The Wealth-Building Formula

by Jeff C. Johnson

By this time, the schools and college are all teeming and students are learning all sorts of things that are necessary to succeed, to move along, to move up to whatever is next.

Hopefully the students you know are learning the Wealth Building Formula. But I doubt it!

I doubt it because the chances are pretty good that no one has ever taught them the formula, and it’s possible you, the reader, don’t know what the Wealth Building Formula is, either. The reason I doubt it is because most people in America don’t know it (or, at least, don’t practice it).

In my book The Five Financial Foundations I tackle the problem right on, right away. Here is the Wealth Building Formula…


Yeah, that’s it. Spend less than you earn, and you will eventually build cash, build wealth, and reduce stress and financial worries. And you’ll be able to still buy some stuff that’s really valuable to you at the same time.

Here is an excerpt that briefly explains the five principles from Five Financial Foundations. Take a look. If they make sense to you, put them to work in your life. While you’re at it, teach a young person or student what you’ve learned. They’ll be better off and so will America.

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The Five Financial Foundations: An Overview

(an excerpt from The Five Financial Foundations: A Guide to Building a Better Future)

The Five Financial Foundations are simple, and that’s what makes this book and this approach to building your financial future especially useful. Anyone who really wants a bigger and better financial future can do it by using these five financial guidelines and just getting started.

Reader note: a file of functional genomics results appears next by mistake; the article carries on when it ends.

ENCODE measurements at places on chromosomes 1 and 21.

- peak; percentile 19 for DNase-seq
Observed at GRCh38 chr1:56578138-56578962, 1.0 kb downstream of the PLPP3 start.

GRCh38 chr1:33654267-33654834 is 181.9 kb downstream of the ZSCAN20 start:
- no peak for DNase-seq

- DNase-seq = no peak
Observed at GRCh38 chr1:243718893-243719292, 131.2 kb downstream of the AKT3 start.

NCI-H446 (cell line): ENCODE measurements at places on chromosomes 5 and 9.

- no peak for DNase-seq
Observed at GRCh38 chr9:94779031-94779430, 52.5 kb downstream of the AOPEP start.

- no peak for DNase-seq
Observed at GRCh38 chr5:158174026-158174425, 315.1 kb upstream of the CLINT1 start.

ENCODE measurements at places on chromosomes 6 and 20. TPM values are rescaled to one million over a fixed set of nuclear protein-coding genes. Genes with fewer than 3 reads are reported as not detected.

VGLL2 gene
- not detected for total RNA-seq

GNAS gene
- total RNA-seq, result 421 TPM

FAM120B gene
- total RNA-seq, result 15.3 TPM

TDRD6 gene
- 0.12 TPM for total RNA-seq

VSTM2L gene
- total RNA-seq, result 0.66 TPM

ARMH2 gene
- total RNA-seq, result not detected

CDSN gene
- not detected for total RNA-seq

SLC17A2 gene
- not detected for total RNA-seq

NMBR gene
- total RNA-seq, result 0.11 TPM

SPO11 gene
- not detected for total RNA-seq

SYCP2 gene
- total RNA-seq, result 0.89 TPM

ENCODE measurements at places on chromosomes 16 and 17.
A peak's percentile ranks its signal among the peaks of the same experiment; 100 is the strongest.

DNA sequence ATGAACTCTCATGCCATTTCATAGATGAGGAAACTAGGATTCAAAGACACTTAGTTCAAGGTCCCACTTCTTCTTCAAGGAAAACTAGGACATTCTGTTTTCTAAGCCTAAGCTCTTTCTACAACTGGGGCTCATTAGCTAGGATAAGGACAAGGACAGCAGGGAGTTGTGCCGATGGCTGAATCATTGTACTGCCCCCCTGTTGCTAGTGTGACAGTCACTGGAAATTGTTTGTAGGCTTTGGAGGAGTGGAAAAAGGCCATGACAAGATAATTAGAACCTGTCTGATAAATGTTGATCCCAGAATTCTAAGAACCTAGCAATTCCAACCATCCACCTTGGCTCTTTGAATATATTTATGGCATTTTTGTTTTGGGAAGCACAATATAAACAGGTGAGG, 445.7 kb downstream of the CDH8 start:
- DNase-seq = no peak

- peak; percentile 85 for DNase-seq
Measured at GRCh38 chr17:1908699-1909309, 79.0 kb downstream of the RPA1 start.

The Five Financial Foundations

1. Save some amount of money every time you get paid.

An initial target savings rate is 10% of your earnings if you are able. If you are just getting started, a lesser percentage is OK. The most important thing to do is to begin, and to get used to, saving money.

2. Always have a cash reserve for emergencies and future larger consumer goods purchases (such as a car, furnishings, etc.) so you won’t have to borrow money and pay interest.

This amount can vary depending on a person’s situation, but an initial target is one to two months’ living expenses as a minimum; later in life, a full year’s living expenses should be held in reserve.

3. Take full advantage of tax-favored investment accounts, such as your employer’s retirement savings plan, an IRA, or a Roth IRA.

These long-term savings vehicles are where most regular people can build their largest pools of wealth.

4. If you decide to own a home, the purchase price should be no more than two to two-and-a-half times your household income.

Save and accumulate at least 20 percent of the purchase price for a down payment and finance the balance with a long-term fixed-rate mortgage.

5. No consumer (or “bad”) debt.

Bad debt is high-interest, nontax-deductible, and is used to pay for things of no value or declining value, such as clothing, entertainment, and vacations.

That’s it. Pretty simple, really … but not easy to implement. It takes discipline, and it will require denying yourself some material items that you think you want. You may have convinced yourself that you need these items, but in reality they are a temporary want and are something you will have to forgo.

The basis for all self-accumulation of money starts with this formula:


Spend less than you earn. Or, find a way to earn more than you spend.

This information is nothing new; it’s old and timeless wisdom. Paraphrasing Benjamin Franklin:

“There are two ways of being happy … diminish our wants or augment our means… and if you are wise you will do both at the same time…”

That leads us to the next chapter: learning to save something every time you get paid, the first of the Five Financial Foundations.